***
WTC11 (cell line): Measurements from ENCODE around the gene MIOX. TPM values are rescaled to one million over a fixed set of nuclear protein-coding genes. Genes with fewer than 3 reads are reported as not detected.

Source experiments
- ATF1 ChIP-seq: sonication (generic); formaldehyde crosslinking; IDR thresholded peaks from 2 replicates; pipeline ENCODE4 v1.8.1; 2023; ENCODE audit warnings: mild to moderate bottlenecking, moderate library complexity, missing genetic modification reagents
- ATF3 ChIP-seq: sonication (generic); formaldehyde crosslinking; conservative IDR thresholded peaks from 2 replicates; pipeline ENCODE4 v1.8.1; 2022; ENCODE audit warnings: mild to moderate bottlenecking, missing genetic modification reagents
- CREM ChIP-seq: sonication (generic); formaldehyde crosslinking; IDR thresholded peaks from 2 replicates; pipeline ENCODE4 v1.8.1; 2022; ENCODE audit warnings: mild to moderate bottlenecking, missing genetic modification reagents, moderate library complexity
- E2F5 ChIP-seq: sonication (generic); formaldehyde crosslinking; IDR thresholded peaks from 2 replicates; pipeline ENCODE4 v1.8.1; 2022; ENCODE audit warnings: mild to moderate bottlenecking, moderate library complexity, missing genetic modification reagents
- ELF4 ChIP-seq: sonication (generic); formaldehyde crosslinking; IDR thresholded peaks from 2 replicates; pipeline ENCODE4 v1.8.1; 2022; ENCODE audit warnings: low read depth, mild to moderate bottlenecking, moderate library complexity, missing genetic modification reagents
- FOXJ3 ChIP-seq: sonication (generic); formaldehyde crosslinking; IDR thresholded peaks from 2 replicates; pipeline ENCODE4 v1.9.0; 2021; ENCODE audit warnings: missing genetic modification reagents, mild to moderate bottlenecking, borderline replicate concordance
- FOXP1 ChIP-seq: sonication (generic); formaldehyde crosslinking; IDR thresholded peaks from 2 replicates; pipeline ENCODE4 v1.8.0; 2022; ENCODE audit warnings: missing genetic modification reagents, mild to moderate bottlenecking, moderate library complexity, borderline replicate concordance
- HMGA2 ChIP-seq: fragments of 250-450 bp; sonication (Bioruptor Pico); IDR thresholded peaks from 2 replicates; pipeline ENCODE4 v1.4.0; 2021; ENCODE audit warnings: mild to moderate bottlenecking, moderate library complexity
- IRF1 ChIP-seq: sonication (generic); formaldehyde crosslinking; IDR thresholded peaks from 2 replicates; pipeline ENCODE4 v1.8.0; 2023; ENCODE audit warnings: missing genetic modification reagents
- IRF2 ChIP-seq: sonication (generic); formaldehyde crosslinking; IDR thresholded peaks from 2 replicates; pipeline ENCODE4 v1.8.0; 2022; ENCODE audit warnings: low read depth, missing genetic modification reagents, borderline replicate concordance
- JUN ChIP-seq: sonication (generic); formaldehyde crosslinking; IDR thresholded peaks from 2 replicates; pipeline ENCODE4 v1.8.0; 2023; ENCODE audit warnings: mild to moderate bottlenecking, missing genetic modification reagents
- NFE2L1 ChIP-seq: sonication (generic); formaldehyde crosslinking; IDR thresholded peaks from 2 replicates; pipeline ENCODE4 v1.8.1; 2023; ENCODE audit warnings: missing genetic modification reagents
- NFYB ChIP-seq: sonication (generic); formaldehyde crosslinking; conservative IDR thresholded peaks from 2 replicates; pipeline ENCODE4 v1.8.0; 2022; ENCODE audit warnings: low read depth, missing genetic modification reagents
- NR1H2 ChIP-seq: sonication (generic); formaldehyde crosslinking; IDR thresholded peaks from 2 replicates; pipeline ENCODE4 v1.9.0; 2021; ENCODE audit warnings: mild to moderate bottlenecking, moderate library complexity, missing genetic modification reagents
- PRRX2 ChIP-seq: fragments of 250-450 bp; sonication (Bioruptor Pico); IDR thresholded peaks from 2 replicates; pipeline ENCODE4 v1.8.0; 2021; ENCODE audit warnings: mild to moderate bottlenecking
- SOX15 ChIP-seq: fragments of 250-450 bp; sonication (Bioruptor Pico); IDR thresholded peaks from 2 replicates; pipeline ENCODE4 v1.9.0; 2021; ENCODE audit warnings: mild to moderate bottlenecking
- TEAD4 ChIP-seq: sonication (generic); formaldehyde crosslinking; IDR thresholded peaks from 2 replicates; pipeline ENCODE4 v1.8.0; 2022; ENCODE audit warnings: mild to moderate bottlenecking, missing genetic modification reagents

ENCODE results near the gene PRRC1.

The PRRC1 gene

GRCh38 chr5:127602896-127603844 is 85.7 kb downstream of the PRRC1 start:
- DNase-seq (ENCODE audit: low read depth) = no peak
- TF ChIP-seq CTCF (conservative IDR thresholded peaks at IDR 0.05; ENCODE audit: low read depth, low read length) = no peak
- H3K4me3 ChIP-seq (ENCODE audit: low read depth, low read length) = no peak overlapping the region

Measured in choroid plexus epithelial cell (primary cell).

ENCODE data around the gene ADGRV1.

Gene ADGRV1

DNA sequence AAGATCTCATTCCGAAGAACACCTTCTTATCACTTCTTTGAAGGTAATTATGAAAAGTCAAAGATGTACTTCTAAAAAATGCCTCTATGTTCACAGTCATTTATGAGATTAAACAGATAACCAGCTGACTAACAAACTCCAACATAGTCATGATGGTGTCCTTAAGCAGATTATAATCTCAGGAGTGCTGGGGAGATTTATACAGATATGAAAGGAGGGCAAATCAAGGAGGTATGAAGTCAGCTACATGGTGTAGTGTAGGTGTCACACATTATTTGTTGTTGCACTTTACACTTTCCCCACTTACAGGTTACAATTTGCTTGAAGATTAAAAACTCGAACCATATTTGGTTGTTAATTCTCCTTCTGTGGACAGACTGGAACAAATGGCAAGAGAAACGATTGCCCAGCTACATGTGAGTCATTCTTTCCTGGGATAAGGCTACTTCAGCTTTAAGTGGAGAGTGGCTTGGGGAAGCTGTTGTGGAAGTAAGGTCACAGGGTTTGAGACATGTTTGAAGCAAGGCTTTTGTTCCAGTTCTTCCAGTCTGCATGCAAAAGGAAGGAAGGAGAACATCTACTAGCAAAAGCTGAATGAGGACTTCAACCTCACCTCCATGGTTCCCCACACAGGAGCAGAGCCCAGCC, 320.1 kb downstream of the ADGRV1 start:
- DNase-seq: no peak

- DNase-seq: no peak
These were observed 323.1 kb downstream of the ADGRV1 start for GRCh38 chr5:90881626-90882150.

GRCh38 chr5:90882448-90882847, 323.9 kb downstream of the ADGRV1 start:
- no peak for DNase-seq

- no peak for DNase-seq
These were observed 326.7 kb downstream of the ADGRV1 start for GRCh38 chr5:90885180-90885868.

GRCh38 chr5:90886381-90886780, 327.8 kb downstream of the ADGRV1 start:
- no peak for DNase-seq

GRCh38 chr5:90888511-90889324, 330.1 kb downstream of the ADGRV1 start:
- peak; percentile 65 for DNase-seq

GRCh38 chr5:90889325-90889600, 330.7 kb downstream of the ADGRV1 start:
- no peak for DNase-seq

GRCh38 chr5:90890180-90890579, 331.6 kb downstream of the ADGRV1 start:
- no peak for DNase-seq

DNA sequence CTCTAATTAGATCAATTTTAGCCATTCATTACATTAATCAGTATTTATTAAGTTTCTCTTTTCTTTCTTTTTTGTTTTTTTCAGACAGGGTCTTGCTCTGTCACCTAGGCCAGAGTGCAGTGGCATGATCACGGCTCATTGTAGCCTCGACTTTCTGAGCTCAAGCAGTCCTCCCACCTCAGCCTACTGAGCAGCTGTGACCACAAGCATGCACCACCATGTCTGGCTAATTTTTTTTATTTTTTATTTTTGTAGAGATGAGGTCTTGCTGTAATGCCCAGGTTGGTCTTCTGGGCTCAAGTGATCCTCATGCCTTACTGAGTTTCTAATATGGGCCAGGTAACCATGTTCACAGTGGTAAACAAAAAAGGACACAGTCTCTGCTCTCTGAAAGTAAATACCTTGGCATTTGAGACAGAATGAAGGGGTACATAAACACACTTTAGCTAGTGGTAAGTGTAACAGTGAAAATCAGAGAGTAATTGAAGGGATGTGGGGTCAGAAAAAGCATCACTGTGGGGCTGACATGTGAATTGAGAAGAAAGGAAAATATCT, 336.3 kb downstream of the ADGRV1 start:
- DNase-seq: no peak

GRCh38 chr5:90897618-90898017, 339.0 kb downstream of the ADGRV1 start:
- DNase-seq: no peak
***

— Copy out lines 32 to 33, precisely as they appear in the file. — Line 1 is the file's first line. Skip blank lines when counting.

These were observed 323.1 kb downstream of the ADGRV1 start for GRCh38 chr5:90881626-90882150.

GRCh38 chr5:90882448-90882847, 323.9 kb downstream of the ADGRV1 start: